A mistake we make in discussing leadership is that we pin the spiritual leader as only leading a church or family in spiritual matters. While it’s true that a spiritual leader might do this, a spiritual leader is also one who leads in a business.
This is because a spiritual leader is not defined as someone who deals strictly with faith. A spiritual leader is someone who incorporates their beliefs into all matters of life.
When our beliefs about the world inform our work, we lead more wholesome and complete lives, lives that are truly more prosperous than those who don’t integrate their spiritual foundation with the rest of their life.
This isn’t a prosperity defined with money and prestige. Rather, it is a prosperity that comes with leading a meaningful life; at home and in business.
Here are 6 reasons spiritual leaders can be more prosperous in life:
1. They know they can distance themselves from the noise.
The difference between successful people and unsuccessful people is that really successful people say no to things that do not align with their values, vision and mission. They know how to filter through the noise. Yet, the unsuccessful person is someone who can’t filter the noise, and as a result, say yes to everything.
A spiritual leader knows they don’t have to contribute to everything. They are content with the silence. In fact, most spiritual practices incorporate a practice of being content to offer nothing to the noise. Silence is how spiritual leaders spend time with more important matters.
2. They incorporate intentional practices of slowing down.
A spiritual leader is concerned with finding peace throughout the day. This is why many leaders wake up early and do devotionals in the morning. They are concerned with sharpening themselves to face the day. An unspiritual leader might wake up early but get right into the rush of work, while the spiritual leader knows that their most optimal performance only comes after establishing peace. With that peace comes the realization of purpose. They walk in their purpose, and don’t strive trying to prove their value.
3. They don’t feel the need to showcase their accomplishments.
Humility is a large part of spiritual practices, but it isn’t treasured in many cases outside spirituality. However, it should be valued in all cases, because many of us waste our time, attention, and energy trying to get others to notice our work rather than doing better with our work. Humility and secrecy is how we break free of the addiction to showcase our accomplishments, and focus on creating better victories instead. Quiet wisdom derived from patience and seeking accountability in decision making is a hallmark of their lifestyle at home and in business.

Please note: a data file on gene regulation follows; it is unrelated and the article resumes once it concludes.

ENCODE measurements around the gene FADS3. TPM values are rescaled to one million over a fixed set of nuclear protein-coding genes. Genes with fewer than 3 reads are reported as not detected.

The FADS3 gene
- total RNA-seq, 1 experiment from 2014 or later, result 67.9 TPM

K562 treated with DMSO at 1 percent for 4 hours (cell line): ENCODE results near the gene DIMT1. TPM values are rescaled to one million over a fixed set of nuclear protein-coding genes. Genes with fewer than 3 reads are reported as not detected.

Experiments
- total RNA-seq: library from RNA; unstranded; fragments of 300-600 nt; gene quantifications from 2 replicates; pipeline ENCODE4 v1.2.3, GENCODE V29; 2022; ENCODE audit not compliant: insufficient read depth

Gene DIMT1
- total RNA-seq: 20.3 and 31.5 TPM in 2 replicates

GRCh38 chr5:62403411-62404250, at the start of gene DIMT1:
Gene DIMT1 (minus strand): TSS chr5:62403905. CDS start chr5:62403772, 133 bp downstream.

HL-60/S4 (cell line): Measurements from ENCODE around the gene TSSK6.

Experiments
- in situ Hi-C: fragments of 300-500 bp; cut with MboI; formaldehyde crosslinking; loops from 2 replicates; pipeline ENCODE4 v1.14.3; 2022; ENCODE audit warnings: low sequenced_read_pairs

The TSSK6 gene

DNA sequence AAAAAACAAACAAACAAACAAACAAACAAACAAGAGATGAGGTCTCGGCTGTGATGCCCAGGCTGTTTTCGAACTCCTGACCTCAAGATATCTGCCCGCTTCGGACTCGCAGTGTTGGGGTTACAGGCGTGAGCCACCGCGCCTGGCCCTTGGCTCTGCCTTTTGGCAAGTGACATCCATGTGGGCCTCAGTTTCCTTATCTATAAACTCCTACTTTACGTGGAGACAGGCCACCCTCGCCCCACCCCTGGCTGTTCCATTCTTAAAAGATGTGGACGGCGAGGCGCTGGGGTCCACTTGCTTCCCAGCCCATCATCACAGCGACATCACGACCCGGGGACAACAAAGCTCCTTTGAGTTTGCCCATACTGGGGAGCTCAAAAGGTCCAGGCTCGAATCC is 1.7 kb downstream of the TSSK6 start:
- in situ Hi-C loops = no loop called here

4. They focus on the wellbeing of their employees, not just their output.
A benefit of cultivating one’s own spirituality is that they know how important it is for others to do the same. They know the health it brings to someone’s entire life. Because of this, they foster habits and practices that encourage not only output from their workers, but transformation. They are more inclined to care about their team’s overall wellbeing, which in turn improves their workers commitment to the mission.
5. They measure success with internal features more than external ones.
Many of us measure success with numbers and statistics. Yet, the true success is not only an external matter. Most successes spill out from internal reservoirs, such as our belief in the mission and purpose of a project or our personal achievement in it.
The irony is, when we care more about the internal aspects of a success, we create better success than we would if we cared more for an external feature. For instance, when we are passionate for a project, we work harder for its success than we would if we were just putting it out there for the numbers or response from others. Spirituality, by discipline, teaches us that it is the heart that matters in many cases—not how people respond to what we do. Because of this, we create better success by first pouring all of ourselves into the project—not by catering it to fit mass popularity.
6. They understand life is not all about their work.
People with spirituality often have a bigger scope to life. They realize that life is much larger than their work, though it comes as a high priority in one’s life. Their scope typically includes how they respond to God in their daily dealings. Because of this larger scope, they allow for more grace and margin for errors in their life. They understand there is more to life than work when they or others commit a mistake at work. Giving themselves and others grace; this keeps them healthy and guilt-free—the conditions necessary for making a difference.
While it’s true that anyone can be successful in life, letting your beliefs inform all aspects of your life helps establish the balance necessary for finding a deeper success—one that’s not defined by how much you do or have, but rather by the lives you touch and help transform.
Beliefs add meaning to life. It’s time to apply those beliefs into every area of life and live the life God has intended.
Here is a comparison chart to see how you fare in practical application.